The first thoughts that came to our mind during the lecture at the Commission were about the difficulty in formation of the European Union. When we think of a strong unified union, we think of the United States. In the U.S. we take the fact that we have virtually no barriers to trade, employment, regulation, digital communication, language, or even qualifications when we move from state to state. The United States, however, was formed as a union from the start. It is difficult to get member states in the U.S. to agree on much. It must be extremely difficult to work with member states of the European Union as each have very different cultures, laws and language. According to the speakers at the Commission, the EU benchmarks themselves against the United States.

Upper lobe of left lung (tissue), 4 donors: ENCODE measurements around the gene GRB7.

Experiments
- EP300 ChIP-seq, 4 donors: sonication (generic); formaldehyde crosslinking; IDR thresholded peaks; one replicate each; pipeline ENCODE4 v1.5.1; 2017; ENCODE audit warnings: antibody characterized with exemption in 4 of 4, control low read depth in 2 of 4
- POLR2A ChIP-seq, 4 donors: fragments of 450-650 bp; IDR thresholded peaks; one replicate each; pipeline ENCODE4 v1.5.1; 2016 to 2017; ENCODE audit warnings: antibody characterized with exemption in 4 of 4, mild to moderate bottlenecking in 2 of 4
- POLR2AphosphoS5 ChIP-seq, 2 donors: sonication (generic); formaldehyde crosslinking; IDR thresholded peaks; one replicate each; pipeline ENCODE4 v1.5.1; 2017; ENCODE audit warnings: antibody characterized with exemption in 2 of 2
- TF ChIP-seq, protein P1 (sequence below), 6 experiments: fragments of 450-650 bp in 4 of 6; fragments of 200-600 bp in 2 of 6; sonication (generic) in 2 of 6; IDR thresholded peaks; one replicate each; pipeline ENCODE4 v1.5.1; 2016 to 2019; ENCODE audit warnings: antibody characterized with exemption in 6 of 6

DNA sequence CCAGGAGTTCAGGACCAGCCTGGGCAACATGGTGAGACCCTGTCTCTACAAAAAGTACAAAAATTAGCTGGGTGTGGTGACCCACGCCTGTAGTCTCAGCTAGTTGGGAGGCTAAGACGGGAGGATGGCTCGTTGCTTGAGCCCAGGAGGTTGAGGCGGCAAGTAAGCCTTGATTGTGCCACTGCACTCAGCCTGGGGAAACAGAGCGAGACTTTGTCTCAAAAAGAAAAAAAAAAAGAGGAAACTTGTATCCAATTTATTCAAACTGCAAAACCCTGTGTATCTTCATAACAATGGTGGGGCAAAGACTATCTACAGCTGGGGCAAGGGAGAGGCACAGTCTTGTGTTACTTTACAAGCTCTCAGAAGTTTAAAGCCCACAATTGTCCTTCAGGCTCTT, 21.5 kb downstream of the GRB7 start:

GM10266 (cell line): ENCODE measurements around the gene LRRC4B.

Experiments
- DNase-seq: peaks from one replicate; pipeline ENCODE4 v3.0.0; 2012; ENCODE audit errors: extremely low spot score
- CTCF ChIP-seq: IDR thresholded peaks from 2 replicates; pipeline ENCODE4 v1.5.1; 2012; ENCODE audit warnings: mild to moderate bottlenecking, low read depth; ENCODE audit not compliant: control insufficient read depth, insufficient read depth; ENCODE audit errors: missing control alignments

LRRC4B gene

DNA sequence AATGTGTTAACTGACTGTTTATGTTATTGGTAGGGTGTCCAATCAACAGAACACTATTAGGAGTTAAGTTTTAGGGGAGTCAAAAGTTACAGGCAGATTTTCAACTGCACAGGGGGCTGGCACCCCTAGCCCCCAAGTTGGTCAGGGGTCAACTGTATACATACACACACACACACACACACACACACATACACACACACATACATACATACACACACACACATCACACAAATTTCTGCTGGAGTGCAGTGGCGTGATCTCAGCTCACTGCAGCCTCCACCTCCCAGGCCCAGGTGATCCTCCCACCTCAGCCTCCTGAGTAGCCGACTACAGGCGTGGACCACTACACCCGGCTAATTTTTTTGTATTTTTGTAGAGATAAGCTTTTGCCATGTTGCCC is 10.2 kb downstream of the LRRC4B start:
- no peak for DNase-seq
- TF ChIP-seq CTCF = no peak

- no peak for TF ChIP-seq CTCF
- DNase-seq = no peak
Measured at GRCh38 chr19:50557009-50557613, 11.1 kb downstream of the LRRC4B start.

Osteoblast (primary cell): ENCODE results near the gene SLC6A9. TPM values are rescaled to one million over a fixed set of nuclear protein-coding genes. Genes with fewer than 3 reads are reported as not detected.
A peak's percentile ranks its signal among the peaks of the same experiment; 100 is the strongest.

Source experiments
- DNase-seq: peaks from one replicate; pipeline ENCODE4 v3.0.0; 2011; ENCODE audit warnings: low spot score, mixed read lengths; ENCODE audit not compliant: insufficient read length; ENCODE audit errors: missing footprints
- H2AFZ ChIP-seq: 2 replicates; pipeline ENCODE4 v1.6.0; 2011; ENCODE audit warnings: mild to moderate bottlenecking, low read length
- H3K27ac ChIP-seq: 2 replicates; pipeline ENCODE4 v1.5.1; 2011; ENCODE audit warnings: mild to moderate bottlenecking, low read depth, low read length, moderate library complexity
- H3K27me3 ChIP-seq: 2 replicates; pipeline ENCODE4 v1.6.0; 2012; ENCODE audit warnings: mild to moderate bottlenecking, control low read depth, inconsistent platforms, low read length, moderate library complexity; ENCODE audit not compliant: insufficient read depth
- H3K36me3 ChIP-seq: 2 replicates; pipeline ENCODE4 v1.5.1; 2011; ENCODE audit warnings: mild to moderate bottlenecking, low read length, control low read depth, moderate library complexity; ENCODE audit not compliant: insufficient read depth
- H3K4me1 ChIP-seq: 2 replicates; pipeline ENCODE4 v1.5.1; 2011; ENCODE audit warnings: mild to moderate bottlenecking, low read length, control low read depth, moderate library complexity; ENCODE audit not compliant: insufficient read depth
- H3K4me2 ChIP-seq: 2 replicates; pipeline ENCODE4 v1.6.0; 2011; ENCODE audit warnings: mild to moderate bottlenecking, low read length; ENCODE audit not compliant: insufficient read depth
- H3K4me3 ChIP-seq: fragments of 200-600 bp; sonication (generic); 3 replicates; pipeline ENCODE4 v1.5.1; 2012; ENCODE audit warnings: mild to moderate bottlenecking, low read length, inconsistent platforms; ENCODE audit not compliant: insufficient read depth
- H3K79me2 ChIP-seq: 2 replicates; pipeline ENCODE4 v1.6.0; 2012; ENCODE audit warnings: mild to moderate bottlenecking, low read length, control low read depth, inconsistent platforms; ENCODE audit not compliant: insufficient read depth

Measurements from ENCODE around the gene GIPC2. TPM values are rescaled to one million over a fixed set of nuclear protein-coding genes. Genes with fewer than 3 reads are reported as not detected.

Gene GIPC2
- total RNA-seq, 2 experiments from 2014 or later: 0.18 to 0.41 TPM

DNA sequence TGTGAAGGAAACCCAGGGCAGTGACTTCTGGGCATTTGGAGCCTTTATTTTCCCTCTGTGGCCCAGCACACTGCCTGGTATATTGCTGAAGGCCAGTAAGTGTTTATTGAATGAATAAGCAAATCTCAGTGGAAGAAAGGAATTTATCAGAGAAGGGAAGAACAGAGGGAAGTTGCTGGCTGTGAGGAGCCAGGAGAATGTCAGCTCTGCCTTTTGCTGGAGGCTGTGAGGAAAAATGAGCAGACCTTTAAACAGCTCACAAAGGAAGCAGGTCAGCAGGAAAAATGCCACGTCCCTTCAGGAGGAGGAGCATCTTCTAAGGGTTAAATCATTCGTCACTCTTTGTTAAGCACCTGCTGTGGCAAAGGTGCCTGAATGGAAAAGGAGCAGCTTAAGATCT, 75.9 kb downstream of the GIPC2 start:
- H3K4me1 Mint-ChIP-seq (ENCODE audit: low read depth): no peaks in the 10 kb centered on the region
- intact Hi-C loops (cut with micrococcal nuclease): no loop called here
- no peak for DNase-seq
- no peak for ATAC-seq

European Commission

When trying to mesh such a variety of cultures and political climates, compromise has to happen frequently. The EU still seems somewhat chaotic in terms of operating structure and maybe the political system wants too much sameness and likeness between member states. The member states all bring their own cultural features to the Union. The question we must ask then, is uniformity for the better? The Union is not based on a constitution, rather a set of treaties that work for peace between member states. We asked how the second speaker at the Commission saw himself. Did he see himself as a European or as an German? Are many European people’s still very nationalistic? The german speaker spoke about his perception of the union and how he, and the people he associates with, are all on the European spectrum of nationality rather than the “german” side. However, there are many people in the Union and many feel differently. A quote that was brought up by a group member was, “people will be more connected when the world does not tolerate other cultures, rather it takes delight in it.”